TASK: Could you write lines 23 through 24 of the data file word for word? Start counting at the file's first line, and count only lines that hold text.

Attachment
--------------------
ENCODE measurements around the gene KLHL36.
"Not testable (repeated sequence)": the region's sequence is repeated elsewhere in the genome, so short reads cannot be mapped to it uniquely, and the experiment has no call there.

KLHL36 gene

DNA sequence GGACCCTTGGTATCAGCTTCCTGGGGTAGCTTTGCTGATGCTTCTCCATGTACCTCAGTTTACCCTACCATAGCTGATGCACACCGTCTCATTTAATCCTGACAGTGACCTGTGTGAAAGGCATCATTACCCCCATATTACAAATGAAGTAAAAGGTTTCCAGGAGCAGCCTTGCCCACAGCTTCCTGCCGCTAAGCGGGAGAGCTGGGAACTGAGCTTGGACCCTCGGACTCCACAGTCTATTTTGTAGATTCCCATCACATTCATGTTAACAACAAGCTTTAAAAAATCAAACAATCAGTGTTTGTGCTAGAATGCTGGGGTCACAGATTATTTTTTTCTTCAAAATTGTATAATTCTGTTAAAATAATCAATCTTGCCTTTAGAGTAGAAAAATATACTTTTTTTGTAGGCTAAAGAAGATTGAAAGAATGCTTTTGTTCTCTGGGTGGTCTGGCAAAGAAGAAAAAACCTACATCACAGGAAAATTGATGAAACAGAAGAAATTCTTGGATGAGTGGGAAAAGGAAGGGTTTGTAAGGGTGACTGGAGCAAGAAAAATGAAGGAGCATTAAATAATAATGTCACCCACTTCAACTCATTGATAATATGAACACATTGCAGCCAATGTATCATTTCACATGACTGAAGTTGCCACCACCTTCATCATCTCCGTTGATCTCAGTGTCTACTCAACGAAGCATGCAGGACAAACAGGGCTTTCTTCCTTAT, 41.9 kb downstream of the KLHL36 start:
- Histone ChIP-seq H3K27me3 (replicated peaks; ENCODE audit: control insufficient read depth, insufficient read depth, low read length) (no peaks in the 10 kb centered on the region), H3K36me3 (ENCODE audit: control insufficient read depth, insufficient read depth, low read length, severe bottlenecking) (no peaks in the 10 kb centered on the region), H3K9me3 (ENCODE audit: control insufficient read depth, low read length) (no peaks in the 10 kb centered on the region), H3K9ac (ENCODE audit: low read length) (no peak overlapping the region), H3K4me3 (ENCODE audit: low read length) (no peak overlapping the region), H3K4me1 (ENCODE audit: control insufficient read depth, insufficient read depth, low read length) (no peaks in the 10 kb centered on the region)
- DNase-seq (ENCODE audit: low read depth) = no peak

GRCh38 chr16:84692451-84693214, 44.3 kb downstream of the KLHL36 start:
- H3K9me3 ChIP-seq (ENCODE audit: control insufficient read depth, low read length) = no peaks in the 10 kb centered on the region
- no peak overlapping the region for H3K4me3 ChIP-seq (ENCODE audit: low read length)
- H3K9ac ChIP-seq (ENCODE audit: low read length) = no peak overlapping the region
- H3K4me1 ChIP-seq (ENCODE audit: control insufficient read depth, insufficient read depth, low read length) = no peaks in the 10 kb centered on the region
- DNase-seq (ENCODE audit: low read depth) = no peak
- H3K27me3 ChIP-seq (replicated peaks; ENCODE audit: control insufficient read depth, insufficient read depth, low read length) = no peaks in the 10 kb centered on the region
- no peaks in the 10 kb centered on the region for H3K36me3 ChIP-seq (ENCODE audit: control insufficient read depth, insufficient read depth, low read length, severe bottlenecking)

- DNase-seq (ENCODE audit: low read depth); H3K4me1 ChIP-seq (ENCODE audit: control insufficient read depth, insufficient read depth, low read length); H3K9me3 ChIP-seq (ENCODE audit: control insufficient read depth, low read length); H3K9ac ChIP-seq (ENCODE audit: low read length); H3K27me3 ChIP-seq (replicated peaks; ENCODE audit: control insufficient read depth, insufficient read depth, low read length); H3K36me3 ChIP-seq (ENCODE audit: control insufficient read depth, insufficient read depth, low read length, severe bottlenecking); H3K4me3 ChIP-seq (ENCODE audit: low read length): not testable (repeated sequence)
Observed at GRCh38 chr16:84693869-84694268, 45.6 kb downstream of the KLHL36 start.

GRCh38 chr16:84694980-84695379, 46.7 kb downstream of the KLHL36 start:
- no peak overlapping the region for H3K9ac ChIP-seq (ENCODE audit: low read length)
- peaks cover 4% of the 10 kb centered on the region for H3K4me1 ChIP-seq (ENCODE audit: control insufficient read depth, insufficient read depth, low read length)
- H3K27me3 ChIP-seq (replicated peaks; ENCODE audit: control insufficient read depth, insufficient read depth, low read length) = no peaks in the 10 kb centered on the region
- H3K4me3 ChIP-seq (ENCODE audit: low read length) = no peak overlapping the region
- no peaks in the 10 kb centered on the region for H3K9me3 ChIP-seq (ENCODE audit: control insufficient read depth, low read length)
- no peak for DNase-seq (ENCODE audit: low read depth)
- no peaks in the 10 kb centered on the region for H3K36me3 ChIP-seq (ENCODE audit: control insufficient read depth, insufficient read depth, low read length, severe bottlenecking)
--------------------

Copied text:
- no peak for DNase-seq (ENCODE audit: low read depth)
- no peaks in the 10 kb centered on the region for H3K36me3 ChIP-seq (ENCODE audit: control insufficient read depth, insufficient read depth, low read length, severe bottlenecking)